Lidl – a predominantly private label retailer which operates in almost 30 countries – made its US debut in June 2017 with plans to open 100 stores+ by mid-2018.
To date, however, it has only opened half that number (53 stores along the east coast), leaving property developers it worked with in the lurch, according to a complaint** filed by property developer Leon Capital Group and various affiliates on June 8.
“This action [alleging fraud and breach of contract] arises from Lidl’s fraudulent and deceptive conduct and its intentional and wrongful termination of certain agreements, contracts, and promises with Leon regarding three real estate development projects in North Carolina located in Cary, Wilmington, and Charlotte.
“Lidl agreed to construct and operate a Lidl grocery store to anchor each of the developments; however, Lidl abruptly terminated its agreements to purchase the real estate parcels from Leon and reneged on its obligations to construct and operate the stores and repudiated its promises related to the same.
“Despite due demand, Lidl refuses to meet its obligations to Leon and other third parties and seeks to wrongfully leave Leon with substantial financial losses related to the developments.”
‘A litany of broken promises’
Lidl, it alleged, had pulled out of scores of similar deals across multiple states “leaving a litany of broken promises, foreclosures, defaulted contracts, unpaid contractors, and financial hardships for local property owners, contractors, subcontractors, architects, engineers, and developers.”
Between 2015 and 2017, Lidl acquired or entered purchase agreements for c. 400 US real estate sites, yet by its own admission, only intended to construct 100-150 stores by the end of 2018, added the plaintiffs.
Lidl either “knew it was gambling with its overly ambitious expansion plan and designed an emergency exit constructed on deception and bad faith” or was “grossly negligent” and “committed business malfeasance on an epic scale,” they alleged.
If the former, Lidl, likely knowing it would not close on many of its purchase and sale agreements (PSAs), added the plaintiffs, "delayed negotiations and execution of necessary agreements regarding cost sharing of site work and infrastructure for the developments until the planned closing dates, demanding that Leon and others similarly-situated carry such costs until or after closing so that if Lidl chose to terminate, Lidl would not be saddled with these expenses."
According to a lawsuit filed against Lidl on June 8: “After such a disappointing launch, Lidl has taken a hatchet to its plans and dramatically scaled back its expansion.
"In the wake of this abrupt about-face, Lidl has left real estate developers like Leon holding the proverbial bag on millions in development costs, which costs were fraudulently induced by Lidl through a continued and systematic series of lies, misrepresentations, and bad faith.
"Plaintiffs... relied on Lidl’s false promises and invested substantial resources and dollars on major developments on behalf of Lidl - investments for which Lidl deceptively vouched and promised to pay. All the while, Lidl knew that it would not complete its US expansion plan as it was represented to Leon and others and Lidl knew, well prior to advising Leon otherwise, that it would never construct and operate the Lidl stores in the subject developments as agreed."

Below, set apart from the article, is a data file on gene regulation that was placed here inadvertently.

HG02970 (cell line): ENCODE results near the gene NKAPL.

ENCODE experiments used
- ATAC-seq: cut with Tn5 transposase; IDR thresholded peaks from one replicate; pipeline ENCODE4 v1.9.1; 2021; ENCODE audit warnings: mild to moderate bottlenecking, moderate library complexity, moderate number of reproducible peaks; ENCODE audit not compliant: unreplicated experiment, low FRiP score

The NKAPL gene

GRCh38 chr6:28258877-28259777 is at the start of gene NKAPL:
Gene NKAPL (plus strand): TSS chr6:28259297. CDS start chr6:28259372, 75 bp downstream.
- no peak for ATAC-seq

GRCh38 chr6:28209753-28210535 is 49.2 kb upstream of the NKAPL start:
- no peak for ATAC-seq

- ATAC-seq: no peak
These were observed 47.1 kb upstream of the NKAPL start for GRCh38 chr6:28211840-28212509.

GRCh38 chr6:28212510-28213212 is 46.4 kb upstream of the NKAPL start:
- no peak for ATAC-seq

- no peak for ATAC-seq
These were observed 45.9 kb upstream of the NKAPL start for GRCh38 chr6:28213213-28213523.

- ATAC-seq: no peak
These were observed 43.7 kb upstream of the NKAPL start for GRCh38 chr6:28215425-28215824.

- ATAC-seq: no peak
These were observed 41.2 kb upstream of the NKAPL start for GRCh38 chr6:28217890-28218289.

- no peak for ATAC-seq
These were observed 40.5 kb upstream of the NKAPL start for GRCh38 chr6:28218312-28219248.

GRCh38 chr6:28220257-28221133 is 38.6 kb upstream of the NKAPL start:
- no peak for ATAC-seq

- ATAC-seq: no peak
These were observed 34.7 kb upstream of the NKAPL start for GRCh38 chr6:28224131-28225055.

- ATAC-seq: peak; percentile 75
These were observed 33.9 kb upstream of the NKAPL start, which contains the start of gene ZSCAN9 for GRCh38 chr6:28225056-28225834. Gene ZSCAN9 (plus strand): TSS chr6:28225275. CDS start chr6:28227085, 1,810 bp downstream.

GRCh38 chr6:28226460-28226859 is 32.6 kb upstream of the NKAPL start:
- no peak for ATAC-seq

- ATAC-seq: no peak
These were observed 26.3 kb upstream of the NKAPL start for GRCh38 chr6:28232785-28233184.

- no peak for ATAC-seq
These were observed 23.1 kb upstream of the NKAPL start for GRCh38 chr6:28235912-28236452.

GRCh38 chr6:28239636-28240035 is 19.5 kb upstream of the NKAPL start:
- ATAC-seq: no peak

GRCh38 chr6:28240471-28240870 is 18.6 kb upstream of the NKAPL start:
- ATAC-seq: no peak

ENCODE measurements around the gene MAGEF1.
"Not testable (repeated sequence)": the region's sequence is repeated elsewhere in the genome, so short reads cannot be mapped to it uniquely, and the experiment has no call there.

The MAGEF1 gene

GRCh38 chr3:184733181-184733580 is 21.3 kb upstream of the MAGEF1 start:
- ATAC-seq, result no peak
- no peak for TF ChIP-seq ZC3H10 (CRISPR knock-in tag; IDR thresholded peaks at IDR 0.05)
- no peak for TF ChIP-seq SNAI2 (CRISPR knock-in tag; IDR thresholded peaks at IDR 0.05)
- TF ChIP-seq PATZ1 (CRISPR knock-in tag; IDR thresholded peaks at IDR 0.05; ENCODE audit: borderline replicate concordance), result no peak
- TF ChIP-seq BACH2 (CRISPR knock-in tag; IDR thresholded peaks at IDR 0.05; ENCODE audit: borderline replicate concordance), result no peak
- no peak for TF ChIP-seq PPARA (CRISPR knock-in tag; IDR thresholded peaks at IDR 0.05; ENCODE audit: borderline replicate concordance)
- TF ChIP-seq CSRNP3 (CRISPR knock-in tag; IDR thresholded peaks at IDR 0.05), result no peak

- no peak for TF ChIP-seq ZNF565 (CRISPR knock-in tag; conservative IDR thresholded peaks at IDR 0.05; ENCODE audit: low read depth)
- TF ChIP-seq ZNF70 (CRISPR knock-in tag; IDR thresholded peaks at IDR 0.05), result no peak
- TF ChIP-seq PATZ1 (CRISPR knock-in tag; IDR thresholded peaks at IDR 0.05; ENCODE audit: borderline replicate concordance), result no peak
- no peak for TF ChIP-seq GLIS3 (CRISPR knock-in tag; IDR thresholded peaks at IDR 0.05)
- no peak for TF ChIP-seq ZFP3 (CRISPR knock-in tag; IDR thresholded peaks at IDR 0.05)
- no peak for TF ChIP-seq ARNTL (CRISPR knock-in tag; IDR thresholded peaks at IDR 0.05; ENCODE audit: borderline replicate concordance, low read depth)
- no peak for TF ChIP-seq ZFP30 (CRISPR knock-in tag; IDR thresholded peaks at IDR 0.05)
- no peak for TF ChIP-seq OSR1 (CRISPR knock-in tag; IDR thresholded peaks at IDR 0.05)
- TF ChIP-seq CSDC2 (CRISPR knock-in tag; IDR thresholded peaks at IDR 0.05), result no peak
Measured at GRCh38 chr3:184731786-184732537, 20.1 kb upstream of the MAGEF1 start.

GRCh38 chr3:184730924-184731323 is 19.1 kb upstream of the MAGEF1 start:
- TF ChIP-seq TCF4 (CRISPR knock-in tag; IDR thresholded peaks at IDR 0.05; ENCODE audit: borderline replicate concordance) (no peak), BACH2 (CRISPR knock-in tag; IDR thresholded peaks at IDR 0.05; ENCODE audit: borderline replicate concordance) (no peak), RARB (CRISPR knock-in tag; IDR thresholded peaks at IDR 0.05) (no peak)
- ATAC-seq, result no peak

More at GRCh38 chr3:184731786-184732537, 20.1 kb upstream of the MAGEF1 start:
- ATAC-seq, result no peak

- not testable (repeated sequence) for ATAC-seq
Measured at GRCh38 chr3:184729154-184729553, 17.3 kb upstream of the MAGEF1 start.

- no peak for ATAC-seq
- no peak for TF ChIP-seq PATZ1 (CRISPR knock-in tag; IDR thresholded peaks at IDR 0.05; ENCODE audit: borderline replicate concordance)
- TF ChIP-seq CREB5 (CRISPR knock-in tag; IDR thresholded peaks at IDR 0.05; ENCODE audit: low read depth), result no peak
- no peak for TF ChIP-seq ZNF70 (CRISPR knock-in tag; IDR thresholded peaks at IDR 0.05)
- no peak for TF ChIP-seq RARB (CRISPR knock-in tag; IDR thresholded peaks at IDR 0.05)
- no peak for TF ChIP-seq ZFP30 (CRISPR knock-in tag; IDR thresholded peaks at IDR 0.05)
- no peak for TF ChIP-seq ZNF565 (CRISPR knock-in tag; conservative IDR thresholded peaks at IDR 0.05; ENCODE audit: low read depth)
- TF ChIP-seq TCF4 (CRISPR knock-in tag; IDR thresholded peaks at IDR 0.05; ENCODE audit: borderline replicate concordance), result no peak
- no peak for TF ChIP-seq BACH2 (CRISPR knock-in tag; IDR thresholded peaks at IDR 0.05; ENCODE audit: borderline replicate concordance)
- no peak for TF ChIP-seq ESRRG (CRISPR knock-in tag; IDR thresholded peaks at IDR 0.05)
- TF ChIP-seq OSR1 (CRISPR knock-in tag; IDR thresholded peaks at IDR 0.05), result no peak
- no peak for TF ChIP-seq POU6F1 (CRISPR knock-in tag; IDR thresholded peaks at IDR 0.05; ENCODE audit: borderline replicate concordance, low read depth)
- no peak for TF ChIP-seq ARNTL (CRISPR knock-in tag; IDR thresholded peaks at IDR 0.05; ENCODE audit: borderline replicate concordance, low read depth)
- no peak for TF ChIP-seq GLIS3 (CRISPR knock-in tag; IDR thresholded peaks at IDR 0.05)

‘A singular catastrophe?’
As early as the fall of 2017, Lidl’s US expansion plans were in “total chaos” prompting the departure of US operations chief Daniel Marasch, added the lawsuit.
It then went on to highlight an article in German business publication Manager Magazin published earlier this year, in which Klaus Gehrig, director of the Schwarz-Group, described Lidl’s US expansion as a “a singular catastrophe.”
According to Manager Magazin, Lidl’s US team didn’t conduct sufficient research into neighborhoods it planned to serve, with officials ‘usually content to look at locations on Google Maps’ before okaying choices, while then-CEO Brendan Proctor, who joined from Lidl’s Ireland division demonstrated “no feel for the American market [he was replaced in May by Johannes Fieber, former head of Lidl’s Swedish business].”
Lidl does not comment on pending litigation
A spokesman for Lidl US declined to comment on the lawsuit or on the evolution of Lidl’s business strategy in the US, adding: “Because this is pending litigation, we cannot go into further detail at this time.”
*Research from management consultant Oliver Wyman – which you can read HERE – suggests that Lidl shoppers are spending more than they used to, with satisfaction levels growing as the chain opens new stores and learns from its mistakes.
**The case is Leon Capital Group, LLC et al v. Schwarz Beteiligungs-GMBH, et al. 7:18-cv-00104 filed in North Carolina on June 8.
Lidl’s US stores – with a larger footprint and range (up to 4,000 skus vs 1,000-1,500 skus) and a greater emphasis on organic, locally-sourced and free-from products, higher-traffic locations and higher-quality fixtures and fittings (timber) – cost more to operate than their European counterparts, noted analysts at Bernstein during a visit to one of Lidl's stores last summer.
"Aldi prices with Harris Teeter service and quality is not sustainable… But the model won't be static from here. In our view Lidl still has a lot to learn, including in general merchandise, the labor model and adapting the wine offer. We expect the model to flex and adapt to the US market as the company searches for the optimum proposition.”
Writing in Bricksmeetclick this week, retail expect Bill Bishop said he too is optimistic about Lidl's US prospects:
"We are bullish on Lidl and think that despite a rockier start than expected, there are good reasons to expect that Lidl and Aldi will grow their combined market share and increase pressure on both traditional retailers and name brands."